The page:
Let’s go down a little rabbit hole here: there is a metaphorical concept in Hermetic philosophy that humans will master the world around them; however, the payoff will be that they will not master themselves. Unless this is balanced, we are still at the whim of everything around us. Indeed, this planet, our society, our race could indeed create a utopian environment IF we accept how we actually function as creatures. Knowledge of the self, in terms of the human body and brain, allows our consciousness to control it. If we all had better self-awareness, open access to knowledge and consequent self-control, then the medieval paradigms would fall away, because with this knowledge, they would become archaic and useless. Only when that shift has taken place, and humanity views itself as a race and a whole, can that vision be realized. The technology exists; we just need to catch up.

When did you realize that aging is a problem in which we should intervene?

The molecular and biological process of aging holds the secrets and blueprints to the cause of nearly all non-pathogen-related disease in human beings. I developed these ideas as I gained more knowledge on the subject. When you have the blueprint, you can find a way to manipulate it. On a more personal level, my work as a doctor has exposed me to the worst forms of human suffering. If there is a way to prevent it from happening, count me in.

What was your attitude towards aging before then?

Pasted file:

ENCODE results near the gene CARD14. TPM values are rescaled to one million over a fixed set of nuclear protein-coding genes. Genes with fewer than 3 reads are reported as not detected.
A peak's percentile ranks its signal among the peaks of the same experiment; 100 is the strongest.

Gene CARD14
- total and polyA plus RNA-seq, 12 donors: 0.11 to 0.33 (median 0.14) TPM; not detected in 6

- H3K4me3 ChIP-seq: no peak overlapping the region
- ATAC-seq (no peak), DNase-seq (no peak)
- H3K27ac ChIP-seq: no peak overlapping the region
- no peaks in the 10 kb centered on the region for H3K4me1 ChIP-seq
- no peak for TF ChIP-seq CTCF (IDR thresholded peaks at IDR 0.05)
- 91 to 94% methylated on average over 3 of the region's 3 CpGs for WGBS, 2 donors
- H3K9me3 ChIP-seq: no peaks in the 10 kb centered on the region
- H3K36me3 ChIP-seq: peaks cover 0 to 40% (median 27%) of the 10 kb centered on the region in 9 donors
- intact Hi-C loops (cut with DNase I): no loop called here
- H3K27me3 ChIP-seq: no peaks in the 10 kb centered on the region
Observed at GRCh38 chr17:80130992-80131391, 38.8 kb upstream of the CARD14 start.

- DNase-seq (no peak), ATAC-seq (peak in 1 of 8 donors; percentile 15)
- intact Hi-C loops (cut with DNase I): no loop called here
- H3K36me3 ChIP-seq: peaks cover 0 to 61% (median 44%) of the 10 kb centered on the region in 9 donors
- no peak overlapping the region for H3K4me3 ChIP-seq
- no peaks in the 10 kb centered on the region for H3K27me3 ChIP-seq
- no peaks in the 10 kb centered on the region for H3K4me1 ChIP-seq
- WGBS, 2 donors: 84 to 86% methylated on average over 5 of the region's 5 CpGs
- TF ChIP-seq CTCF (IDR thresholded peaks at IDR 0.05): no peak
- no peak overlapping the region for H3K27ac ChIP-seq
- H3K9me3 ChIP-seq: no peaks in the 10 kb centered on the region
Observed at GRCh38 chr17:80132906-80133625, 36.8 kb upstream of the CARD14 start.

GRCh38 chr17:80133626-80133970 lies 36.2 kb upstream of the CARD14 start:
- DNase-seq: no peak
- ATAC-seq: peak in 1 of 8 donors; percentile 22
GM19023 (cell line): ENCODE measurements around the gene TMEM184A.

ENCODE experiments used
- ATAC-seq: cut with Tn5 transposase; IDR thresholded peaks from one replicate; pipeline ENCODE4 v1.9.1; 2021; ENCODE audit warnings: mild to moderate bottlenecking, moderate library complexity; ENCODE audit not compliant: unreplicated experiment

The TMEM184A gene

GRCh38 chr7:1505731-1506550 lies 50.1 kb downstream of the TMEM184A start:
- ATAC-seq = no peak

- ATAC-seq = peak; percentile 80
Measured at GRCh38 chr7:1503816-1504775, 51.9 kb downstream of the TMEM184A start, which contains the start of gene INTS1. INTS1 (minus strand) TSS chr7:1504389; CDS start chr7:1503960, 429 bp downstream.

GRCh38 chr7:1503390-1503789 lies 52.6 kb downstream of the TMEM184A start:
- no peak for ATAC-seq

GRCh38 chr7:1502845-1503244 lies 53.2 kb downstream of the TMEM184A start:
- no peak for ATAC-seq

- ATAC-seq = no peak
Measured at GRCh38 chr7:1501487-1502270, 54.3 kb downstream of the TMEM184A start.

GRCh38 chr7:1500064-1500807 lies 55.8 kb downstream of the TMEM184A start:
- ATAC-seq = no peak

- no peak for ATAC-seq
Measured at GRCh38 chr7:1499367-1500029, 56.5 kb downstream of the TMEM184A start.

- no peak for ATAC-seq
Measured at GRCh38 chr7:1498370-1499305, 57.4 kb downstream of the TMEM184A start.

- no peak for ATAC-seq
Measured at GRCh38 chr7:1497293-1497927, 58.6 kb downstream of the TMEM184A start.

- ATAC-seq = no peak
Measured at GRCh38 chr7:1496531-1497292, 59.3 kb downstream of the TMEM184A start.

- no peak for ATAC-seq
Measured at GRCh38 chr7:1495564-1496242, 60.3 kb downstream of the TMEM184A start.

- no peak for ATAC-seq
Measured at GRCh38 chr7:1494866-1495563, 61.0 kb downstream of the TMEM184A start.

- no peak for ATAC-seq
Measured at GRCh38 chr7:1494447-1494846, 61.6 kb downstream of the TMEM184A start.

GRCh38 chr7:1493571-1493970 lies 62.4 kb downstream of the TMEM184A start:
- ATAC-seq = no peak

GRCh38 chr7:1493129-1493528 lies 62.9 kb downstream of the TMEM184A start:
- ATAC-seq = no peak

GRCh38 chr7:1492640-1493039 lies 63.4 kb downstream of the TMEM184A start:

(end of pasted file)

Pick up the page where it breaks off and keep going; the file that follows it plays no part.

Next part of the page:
I naturally tend to think very abstractly; it was never a concept that seemed to be an automatic given. Rather, it always seemed to be a result of a very primitive blueprint being affected by degenerative forces around it. It was always a process that fascinated me and something that I felt could be deconstructed and explored. Of course it is part of the current natural balance, epigenetic factors and current standards of human living; however, I never understood why, given how much it degrades our quality of existence, it wasn’t given more focus. Surely, it makes more sense to find the root of a problem rather than temporarily suppressing the symptoms?

You’re a medical doctor. As such, do you agree with the view of aging as a disease or, more specifically, a co-morbid syndrome, and why is this?

If one takes the current model of medical nomenclature, technically, you could classify aging as a co-morbid syndrome. I’m not saying that this is absolute; we do not have enough evidence, nor may we ever. However, if we choose to look at it this way, it could be an excellent model for scientific exploration and maybe even total intervention. It would be foolish to draw a line just yet, but we would be just as foolish to not explore that possibility.

Where do you think we are in terms of bringing newly developed therapies and ways of thinking into clinical practice, and why?

We are on the verge of a huge change in medical systems. Research and clinical trials are translating into treatments and protocols faster than ever before. However, in my opinion, this is not happening fast enough because our priorities are all in the wrong place. This is actually an issue that I will be tackling in a book that I am currently working on and will hopefully publish next year; it explains the benefits of applying transhumanism to current clinical practice and systems for the management of chronic illness.

What can be done to bridge the gap between the people developing these new technologies and the people on the front line using them?